Positive sales numbers for America's international auto industry during May fueled a sense of cautious optimism that the U.S. auto industry is undergoing a steady, yet gradual recovery. Industry-wide sales have demonstrated a significant improvement during every month of 2010, with May 2010 sales up 19.1 percent over May 2009. During the month of May, Subaru and Mazda led international nameplates in demonstrating the biggest improvements with both up 35.2 percent. Hyundai continued its positive streak with sales up 32.8 percent while Nissan saw gains of 24.1 percent. Toyota sales were up 3.6 percent, a modest improvement when compared to other automakers. The world's number one automaker, however, did sell the most vehicles of any international brand with 140,597 units. Honda came in second with 105,407 units. General Motors led all U.S. sales with 223,410 units sold, 38 percent of which were fleet sales.
"May continued the auto retail industry's gradual recovery," said AIADA president Cody Lusk. "Manufacturers and dealers are leaner and smarter than they have ever been before, and the results are in the sales numbers."
International Brands Hold Biggest Chunk of Market Share
According to numbers from Autodata Corp., international brands sold 582,658 vehicles in May, up from the 540,077 units sold in April, but down from 607,383 units in March. International brands continued to occupy a majority of the U.S. auto market, holding 52.9 percent of May's auto sales, down from the 55 percent share they held in April. Asian brands accounted for 45.1 percent of the U.S. auto market, a slight dip from April's 46.5 percent, while European nameplates held 7.8 percent, down from 8.5 percent in April. Domestic brands completed the month with 47.2 percent of the market.
Top Selling Vehicles
Out of the top 10 selling vehicles in May, six were international nameplates, remaining unchanged from April and March. The Toyota Camry regained its spot as the top selling car in America, moving into the third place slot, up from fifth place the previous month. The Honda Civic also moved up two spots into fourth place. The Honda CR-V slipped off the top ten list to number 13. Overall, the Hyundai Sonata showed the biggest year-over-year improvement with sales up an impressive 91.7 percent over May 2009. All of the top ten vehicles, with the exception of the Toyota Camry (down 6.5 percent), averaged year-over-year sales gains of 34.4 percent, up from 28.2 percent in April.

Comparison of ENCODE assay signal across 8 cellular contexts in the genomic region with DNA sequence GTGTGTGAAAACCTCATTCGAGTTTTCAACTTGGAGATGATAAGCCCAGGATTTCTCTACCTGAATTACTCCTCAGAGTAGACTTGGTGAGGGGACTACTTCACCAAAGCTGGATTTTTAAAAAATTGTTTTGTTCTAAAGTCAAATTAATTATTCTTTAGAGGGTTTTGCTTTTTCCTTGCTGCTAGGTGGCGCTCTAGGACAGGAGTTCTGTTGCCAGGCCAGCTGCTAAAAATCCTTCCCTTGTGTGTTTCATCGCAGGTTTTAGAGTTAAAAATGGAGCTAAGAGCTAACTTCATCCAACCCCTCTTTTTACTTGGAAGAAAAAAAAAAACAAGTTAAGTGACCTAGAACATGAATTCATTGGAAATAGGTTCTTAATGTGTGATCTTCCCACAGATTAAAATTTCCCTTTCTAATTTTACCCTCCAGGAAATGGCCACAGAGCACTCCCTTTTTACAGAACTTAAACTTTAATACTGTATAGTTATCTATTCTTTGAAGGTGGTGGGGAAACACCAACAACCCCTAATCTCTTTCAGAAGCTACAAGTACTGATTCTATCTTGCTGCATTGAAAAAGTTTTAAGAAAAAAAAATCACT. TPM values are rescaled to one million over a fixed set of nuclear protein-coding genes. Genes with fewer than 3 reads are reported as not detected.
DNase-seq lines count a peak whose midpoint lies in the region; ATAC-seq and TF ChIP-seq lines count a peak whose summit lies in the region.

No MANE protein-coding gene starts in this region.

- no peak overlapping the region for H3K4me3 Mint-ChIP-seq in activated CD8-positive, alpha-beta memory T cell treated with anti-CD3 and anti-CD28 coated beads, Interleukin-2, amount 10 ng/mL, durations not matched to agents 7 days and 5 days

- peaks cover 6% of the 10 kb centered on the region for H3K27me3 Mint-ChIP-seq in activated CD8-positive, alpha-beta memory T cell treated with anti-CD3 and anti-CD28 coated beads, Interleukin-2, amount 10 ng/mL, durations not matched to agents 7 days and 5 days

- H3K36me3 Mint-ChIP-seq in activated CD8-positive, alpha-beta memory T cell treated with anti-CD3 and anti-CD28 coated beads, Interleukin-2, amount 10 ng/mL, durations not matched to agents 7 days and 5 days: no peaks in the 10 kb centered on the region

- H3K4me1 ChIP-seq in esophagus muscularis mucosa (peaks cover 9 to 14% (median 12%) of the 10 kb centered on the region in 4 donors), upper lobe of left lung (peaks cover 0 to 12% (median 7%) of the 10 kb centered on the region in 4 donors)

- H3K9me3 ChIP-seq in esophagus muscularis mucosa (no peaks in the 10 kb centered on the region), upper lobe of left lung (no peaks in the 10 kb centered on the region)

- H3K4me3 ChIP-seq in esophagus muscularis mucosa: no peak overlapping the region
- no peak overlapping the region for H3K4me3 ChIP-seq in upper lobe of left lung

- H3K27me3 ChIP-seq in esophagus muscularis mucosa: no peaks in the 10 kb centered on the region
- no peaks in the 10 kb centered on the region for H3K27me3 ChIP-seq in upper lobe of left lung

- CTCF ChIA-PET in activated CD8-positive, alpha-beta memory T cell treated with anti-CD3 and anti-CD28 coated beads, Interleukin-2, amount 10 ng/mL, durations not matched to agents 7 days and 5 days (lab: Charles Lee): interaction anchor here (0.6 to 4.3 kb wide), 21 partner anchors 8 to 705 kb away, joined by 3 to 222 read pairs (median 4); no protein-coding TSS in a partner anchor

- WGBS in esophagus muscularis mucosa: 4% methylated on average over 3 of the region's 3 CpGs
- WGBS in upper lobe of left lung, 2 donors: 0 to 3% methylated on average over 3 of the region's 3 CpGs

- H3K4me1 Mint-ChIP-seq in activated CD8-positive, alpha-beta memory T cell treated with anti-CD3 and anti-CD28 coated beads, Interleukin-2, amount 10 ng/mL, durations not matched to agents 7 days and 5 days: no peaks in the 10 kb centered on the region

Americans purchased 316,698 SUVs and crossovers in May, more than any other vehicle segment, and up from the 281,695 purchased in April. The midsize segment clocked sales of 286,190, up from 254,214 in April. For the month overall, Americans purchased 566,955 cars and 535,944 trucks. Asian nameplates sold 314,188 cars and 182,950 trucks, while European nameplates sold 62,926 cars and 22,594 trucks. Domestic nameplate sales totaled 189,841 cars and 330,400 trucks for the month of May.
Overall sales, including domestic brands and unadjusted for business days, were up 19.1 percent from May 2009 and 17.2 percent for the year. The seasonally adjusted annual rate (SAAR) for light vehicles now stands at 11.63 million, an improvement from 9.86 million units in May 2009.
See below for a complete breakdown of May 2010 monthly and year-to-date sales by international nameplate.